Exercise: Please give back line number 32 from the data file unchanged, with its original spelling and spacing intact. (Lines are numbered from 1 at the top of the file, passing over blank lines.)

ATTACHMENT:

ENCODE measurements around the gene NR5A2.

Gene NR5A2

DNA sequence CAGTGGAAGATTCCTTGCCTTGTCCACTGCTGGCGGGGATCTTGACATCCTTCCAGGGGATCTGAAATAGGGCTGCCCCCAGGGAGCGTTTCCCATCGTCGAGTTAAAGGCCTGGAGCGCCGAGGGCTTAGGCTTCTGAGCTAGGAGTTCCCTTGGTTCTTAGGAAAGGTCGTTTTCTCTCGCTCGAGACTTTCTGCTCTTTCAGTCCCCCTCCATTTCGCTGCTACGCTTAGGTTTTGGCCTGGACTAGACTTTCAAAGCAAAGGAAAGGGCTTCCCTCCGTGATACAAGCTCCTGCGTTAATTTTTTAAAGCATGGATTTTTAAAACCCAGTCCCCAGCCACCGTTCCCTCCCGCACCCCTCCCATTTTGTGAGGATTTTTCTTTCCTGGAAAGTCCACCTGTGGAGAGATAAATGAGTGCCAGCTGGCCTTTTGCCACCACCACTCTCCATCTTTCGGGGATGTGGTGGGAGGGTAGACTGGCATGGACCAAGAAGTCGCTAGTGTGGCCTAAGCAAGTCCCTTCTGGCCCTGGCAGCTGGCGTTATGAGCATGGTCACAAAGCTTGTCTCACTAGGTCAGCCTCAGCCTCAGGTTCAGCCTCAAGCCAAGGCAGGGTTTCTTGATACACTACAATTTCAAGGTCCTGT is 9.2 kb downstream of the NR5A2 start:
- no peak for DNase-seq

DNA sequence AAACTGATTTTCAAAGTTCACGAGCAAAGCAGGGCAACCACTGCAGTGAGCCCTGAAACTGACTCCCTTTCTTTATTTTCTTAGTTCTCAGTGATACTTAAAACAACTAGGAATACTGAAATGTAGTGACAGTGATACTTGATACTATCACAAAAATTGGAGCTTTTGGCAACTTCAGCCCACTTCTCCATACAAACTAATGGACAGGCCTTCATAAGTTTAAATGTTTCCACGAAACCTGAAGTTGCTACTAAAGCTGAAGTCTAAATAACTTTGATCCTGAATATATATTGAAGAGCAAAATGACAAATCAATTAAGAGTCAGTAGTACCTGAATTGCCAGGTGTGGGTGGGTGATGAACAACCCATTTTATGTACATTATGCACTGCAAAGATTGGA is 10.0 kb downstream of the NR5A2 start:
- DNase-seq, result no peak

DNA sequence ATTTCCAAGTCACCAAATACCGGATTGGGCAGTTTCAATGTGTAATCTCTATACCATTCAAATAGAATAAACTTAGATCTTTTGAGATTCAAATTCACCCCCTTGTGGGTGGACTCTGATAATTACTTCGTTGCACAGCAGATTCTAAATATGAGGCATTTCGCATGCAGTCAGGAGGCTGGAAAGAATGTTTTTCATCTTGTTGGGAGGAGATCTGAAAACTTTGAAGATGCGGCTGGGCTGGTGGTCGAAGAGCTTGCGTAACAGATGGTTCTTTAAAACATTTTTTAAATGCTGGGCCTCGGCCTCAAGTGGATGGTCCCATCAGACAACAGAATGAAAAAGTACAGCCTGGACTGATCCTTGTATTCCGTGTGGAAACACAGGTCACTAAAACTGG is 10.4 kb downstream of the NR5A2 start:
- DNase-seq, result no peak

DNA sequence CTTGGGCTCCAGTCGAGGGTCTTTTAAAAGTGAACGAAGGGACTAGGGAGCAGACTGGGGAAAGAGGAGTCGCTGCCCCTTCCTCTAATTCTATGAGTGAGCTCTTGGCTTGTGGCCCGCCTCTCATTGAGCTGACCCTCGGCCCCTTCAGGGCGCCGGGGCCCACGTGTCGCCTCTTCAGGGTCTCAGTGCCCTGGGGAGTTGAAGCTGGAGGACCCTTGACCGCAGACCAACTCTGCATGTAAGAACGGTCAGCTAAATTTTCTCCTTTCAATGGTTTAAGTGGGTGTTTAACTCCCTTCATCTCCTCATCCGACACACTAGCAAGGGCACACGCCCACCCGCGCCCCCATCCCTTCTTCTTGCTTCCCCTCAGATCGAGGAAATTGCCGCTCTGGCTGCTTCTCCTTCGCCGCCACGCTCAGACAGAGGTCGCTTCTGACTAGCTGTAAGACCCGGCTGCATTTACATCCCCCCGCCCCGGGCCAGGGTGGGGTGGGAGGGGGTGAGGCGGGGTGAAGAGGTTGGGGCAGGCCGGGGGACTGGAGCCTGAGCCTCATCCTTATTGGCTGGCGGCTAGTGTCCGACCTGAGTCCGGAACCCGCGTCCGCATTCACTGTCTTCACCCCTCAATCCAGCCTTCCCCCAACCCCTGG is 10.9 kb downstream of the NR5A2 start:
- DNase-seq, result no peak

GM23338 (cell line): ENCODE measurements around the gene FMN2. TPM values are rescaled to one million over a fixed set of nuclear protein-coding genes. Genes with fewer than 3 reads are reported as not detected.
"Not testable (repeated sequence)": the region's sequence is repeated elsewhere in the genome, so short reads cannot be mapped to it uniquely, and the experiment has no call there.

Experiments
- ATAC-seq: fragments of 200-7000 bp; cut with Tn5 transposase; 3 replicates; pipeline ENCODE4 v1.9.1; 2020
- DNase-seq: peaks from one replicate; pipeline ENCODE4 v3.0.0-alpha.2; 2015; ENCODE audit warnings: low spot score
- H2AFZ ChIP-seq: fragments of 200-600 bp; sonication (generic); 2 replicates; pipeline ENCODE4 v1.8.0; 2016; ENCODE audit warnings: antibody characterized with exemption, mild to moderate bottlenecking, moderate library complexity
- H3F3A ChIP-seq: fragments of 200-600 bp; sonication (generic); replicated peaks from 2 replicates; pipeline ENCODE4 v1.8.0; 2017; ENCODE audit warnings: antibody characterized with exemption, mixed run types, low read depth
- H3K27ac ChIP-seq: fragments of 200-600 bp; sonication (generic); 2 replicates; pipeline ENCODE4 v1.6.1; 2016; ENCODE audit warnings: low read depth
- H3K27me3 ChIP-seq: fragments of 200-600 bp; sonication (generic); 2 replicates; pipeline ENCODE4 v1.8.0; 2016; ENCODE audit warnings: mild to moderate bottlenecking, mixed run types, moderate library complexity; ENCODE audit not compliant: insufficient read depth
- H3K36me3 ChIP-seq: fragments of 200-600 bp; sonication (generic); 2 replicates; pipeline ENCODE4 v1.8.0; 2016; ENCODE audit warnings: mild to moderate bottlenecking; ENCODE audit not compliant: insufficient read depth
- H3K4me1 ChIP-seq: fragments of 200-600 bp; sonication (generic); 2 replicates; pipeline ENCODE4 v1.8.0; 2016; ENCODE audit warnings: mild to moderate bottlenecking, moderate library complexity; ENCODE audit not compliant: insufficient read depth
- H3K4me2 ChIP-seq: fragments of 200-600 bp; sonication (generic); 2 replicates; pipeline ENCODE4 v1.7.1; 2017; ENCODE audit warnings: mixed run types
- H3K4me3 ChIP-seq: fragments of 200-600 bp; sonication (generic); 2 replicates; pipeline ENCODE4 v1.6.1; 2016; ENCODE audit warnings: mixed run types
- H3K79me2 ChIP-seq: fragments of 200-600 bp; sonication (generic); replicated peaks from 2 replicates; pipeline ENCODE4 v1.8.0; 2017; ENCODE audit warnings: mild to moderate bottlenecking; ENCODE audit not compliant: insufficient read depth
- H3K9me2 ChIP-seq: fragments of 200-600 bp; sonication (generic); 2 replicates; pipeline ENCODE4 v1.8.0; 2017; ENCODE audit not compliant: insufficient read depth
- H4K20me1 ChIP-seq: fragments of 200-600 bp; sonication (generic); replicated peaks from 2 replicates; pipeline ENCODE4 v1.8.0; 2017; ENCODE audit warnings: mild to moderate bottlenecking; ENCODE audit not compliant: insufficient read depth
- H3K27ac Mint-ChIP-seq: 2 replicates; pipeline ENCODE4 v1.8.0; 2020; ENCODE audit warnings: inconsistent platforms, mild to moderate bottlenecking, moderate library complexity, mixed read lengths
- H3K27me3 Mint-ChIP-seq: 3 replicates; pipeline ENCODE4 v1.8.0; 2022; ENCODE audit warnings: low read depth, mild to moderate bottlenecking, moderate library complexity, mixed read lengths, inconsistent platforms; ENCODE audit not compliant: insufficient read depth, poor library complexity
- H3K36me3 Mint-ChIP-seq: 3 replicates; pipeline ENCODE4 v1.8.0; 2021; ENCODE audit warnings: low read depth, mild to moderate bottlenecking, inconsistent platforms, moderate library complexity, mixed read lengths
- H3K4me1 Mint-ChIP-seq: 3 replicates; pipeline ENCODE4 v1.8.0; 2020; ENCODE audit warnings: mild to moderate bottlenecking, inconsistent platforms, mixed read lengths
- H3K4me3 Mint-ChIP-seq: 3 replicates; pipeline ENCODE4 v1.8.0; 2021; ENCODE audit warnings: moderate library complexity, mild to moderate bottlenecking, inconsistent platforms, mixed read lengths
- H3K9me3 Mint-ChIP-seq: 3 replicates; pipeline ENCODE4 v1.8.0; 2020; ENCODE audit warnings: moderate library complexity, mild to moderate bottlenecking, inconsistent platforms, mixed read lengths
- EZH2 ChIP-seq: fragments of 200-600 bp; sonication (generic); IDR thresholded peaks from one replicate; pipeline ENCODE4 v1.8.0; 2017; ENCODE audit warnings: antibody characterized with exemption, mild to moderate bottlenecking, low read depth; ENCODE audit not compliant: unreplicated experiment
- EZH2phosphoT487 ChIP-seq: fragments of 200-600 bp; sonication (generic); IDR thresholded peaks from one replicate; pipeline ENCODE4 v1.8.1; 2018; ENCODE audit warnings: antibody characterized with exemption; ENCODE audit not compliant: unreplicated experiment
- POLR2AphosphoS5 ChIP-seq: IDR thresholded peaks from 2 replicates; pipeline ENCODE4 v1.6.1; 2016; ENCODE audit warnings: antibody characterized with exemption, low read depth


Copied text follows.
- H3K9me3 Mint-ChIP-seq: 3 replicates; pipeline ENCODE4 v1.8.0; 2020; ENCODE audit warnings: moderate library complexity, mild to moderate bottlenecking, inconsistent platforms, mixed read lengths